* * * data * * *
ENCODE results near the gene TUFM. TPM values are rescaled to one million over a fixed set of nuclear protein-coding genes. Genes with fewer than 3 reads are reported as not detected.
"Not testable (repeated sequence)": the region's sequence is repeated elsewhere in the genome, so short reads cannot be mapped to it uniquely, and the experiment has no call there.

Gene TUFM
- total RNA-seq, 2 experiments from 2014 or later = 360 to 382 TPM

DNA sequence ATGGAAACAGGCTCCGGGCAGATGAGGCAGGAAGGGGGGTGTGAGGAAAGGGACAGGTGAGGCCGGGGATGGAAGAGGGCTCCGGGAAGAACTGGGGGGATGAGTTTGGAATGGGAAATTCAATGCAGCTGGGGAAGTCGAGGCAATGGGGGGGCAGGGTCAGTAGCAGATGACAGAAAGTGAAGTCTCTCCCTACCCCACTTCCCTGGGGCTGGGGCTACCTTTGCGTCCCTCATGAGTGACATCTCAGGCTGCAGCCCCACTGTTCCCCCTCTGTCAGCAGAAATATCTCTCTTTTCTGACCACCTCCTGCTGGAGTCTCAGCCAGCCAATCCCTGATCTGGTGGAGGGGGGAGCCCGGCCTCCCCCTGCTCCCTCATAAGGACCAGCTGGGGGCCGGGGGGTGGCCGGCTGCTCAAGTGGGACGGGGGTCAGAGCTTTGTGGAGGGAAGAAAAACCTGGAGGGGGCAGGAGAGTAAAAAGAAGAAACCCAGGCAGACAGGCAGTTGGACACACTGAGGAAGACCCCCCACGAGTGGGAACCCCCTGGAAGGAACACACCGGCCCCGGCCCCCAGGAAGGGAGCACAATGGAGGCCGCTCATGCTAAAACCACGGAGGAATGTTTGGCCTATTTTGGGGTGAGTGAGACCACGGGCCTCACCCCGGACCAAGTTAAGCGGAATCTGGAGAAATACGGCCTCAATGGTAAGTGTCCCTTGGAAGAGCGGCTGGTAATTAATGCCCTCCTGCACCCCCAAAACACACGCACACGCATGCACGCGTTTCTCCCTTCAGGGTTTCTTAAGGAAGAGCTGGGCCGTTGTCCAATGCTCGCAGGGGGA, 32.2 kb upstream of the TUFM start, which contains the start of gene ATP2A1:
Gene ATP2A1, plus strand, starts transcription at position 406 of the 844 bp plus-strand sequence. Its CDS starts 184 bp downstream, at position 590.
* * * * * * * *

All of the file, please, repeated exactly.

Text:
ENCODE results near the gene TUFM. TPM values are rescaled to one million over a fixed set of nuclear protein-coding genes. Genes with fewer than 3 reads are reported as not detected.
"Not testable (repeated sequence)": the region's sequence is repeated elsewhere in the genome, so short reads cannot be mapped to it uniquely, and the experiment has no call there.

Gene TUFM
- total RNA-seq, 2 experiments from 2014 or later = 360 to 382 TPM

DNA sequence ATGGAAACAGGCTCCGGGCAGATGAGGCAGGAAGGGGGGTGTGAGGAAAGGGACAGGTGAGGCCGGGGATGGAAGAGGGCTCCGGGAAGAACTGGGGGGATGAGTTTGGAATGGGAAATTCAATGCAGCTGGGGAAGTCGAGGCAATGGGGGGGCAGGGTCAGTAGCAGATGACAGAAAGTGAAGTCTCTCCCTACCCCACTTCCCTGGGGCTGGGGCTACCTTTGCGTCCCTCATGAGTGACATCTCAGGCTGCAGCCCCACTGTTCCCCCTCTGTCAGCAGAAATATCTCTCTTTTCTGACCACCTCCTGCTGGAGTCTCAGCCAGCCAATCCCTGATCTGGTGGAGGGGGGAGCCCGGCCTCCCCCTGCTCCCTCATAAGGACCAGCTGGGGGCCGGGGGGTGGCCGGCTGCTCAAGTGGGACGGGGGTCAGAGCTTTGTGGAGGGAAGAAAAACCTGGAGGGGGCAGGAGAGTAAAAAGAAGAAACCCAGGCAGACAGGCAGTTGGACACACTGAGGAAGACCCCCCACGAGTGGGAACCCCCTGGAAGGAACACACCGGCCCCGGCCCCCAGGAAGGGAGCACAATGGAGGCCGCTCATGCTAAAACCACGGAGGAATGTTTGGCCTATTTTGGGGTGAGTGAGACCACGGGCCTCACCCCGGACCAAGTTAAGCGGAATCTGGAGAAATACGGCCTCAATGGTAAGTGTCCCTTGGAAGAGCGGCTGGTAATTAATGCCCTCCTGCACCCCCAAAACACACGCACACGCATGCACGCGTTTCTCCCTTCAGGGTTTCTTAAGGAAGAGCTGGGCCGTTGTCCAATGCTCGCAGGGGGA, 32.2 kb upstream of the TUFM start, which contains the start of gene ATP2A1:
Gene ATP2A1, plus strand, starts transcription at position 406 of the 844 bp plus-strand sequence. Its CDS starts 184 bp downstream, at position 590.